Why is finding a good investment so difficult?
Well, if you’re a highly paid doctor or wealthy individual, perhaps one reason is because you’re too busy in your “day job” to search for new deals. Indeed, the process of looking under rocks to find one worthy asset takes time and resource.
The second reason why it’s a challenge to find potentially higher yield investments is: they’re not well-publicized. Due to decades of government regulation.
Here’s a helpful guide to protect you, in case you choose to grow your wealth with private equity investments; or in the event you decide to create your own venture.
A quick historical lesson on the rules of the game so you can Get Smarter Faster®.
It’s called the “Howey Test”.
First, I’ll share the inception.
Then, I’ll explain why it’s important.
To best understand this, let’s go back to the year 1933 when president Franklin D. Roosevelt created the SEC (aka, Securities and Exchange Commission).
The SEC was created in the 1933-34 Act as part of FDR’s “New Deal” program.
It was a consumer protection step designed to prevent promoters (aka, capital raisers) from advertising directly to the general public.
With the birth of the 1933-34 Act, entrepreneurs and business owners were required to file their offerings with the SEC, and gain government approval before advertising for investors.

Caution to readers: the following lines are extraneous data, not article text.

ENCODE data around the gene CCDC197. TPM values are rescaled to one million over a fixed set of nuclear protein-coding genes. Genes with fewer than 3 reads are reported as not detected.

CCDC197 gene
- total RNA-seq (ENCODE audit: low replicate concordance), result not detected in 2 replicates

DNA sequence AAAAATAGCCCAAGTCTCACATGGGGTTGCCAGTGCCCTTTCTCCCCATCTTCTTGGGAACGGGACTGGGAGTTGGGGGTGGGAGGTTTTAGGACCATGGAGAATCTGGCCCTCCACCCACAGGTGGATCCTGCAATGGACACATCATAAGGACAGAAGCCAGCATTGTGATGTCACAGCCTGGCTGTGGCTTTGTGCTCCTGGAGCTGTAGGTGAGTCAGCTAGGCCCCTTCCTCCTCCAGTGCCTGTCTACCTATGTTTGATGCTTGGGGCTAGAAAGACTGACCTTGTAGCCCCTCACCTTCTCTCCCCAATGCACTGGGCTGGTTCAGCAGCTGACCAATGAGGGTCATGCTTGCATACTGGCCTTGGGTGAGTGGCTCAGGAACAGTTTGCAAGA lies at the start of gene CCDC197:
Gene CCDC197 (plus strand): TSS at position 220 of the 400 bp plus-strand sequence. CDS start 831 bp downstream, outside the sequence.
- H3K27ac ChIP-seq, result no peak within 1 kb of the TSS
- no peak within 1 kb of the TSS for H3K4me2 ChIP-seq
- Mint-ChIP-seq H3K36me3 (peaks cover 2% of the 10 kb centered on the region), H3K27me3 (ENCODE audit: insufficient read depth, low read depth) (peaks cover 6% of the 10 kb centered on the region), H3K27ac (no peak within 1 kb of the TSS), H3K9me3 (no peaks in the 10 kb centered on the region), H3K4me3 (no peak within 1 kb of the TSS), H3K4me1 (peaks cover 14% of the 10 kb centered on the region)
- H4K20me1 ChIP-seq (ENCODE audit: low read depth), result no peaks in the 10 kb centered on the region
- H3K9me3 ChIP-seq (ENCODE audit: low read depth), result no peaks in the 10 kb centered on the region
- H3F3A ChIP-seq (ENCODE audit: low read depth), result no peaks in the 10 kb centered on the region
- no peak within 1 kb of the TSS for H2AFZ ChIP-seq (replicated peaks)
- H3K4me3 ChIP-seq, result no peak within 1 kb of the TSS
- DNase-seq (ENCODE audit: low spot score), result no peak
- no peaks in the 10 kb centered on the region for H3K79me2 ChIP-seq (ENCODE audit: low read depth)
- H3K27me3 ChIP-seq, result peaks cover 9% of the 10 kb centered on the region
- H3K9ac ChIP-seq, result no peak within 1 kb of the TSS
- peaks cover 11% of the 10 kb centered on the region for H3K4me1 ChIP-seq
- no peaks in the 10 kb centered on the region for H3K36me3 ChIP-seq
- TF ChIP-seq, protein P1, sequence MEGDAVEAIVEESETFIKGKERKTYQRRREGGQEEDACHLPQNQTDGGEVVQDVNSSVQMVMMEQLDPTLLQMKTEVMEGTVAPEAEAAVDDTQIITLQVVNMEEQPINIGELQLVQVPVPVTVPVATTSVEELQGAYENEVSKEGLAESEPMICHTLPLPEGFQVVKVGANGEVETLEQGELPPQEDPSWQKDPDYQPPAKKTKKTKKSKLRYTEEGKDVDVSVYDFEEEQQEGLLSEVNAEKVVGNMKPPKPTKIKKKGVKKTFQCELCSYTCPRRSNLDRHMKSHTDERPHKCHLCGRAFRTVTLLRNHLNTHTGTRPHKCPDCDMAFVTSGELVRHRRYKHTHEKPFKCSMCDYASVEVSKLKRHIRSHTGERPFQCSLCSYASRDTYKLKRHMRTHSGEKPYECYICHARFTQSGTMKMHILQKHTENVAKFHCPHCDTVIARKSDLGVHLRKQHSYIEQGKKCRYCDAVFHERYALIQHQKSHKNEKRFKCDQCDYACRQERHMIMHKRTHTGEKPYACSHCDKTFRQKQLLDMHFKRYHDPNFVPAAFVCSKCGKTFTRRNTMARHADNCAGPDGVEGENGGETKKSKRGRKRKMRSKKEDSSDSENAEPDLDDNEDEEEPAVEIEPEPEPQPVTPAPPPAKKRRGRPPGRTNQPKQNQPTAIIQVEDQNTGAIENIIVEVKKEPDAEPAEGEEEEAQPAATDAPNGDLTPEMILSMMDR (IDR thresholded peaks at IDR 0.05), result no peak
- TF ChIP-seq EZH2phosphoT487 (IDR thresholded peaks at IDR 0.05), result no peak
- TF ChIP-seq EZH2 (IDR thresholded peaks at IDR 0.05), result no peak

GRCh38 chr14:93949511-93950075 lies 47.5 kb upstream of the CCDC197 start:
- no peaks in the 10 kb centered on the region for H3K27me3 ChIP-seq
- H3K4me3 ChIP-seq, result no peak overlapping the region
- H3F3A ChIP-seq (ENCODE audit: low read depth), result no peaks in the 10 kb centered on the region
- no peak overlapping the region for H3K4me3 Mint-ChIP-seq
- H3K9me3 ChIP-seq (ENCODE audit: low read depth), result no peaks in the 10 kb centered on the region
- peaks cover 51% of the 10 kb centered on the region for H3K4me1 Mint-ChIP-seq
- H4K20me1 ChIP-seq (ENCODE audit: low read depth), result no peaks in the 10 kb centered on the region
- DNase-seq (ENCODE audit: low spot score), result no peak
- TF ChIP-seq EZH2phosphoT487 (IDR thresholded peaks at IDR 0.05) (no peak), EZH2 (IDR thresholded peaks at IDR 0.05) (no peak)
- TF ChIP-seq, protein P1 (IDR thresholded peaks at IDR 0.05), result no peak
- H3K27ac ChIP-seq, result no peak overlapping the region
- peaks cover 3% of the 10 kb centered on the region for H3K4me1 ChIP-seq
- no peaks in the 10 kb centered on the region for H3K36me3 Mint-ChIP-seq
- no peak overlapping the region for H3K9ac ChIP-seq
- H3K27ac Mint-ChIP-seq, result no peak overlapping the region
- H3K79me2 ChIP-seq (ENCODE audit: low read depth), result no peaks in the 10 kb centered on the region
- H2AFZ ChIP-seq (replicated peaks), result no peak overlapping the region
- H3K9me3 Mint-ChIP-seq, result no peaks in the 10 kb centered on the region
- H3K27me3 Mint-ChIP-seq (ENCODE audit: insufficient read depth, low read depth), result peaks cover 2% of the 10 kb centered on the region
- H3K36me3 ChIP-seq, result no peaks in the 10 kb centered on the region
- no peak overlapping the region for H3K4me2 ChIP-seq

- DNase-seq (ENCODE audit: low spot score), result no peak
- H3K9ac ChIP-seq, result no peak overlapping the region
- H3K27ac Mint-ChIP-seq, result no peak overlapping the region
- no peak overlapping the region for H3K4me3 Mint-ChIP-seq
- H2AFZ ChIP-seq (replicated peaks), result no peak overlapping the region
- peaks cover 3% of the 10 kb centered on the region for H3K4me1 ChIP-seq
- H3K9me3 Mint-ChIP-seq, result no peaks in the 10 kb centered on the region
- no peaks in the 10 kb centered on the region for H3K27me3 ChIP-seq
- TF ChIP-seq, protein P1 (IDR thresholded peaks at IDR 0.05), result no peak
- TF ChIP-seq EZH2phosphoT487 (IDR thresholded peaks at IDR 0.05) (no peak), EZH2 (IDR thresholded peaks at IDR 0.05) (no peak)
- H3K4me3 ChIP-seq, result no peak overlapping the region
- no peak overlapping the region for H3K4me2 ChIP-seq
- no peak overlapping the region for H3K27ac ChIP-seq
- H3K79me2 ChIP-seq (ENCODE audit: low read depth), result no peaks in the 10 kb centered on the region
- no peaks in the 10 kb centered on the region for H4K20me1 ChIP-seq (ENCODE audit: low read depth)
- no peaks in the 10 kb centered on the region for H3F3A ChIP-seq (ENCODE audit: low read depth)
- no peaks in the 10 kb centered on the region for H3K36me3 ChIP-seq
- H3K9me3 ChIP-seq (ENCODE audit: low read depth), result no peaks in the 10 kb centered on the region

There are two types of filings: a public offering, and a private offering. Both of which require filing with the Securities and Exchange Commission.
(the legal fees that a promoter incurs for filing aren’t cheap, $20,000+. Up to $1Million for some public offerings)
For businesses that wish to avoid public status and ongoing public reporting, the SEC set aside exemptions—or privileges—so promoters can offer shares to people in what’s called a “Private Placement.”
In Regulation D of the 1933 Act, the SEC created different categories of “private placements” which dictate how the private offerings are to be handled.
For example, there’s a Reg. D 506(b) offering, Reg. D 506(c) offering, Reg. A+ offerings, Reg. D 504 offerings and etc. The key point to remember is that there are subtle nuances between each offering…
Things like “how many investors” are allowed in the investment fund, what forms of advertising are allowed, and the investor’s minimum “net worth” are all dictated by which type of private placement the promoter filed.
Have you noticed how there’s rarely any advertising to sell shares in an apartment building project? nor any Ad on t.v. to invest in a company before it gets widely known, or becomes public?
These could perhaps be higher return investment opportunities, but the general public is unaware of them because there’s rules on how advertising must be handled.
Charles Schwab can freely advertise their services; but a business owner cannot offer shares in a public or private investment (not without the appropriate government privilege).
With the JOBS ACT of 2012, however, certain advertising restrictions were lifted. In some cases, like crowdfunding, promoters can advertise their investment offerings directly to the general public… so long as they file the proper SEC notice.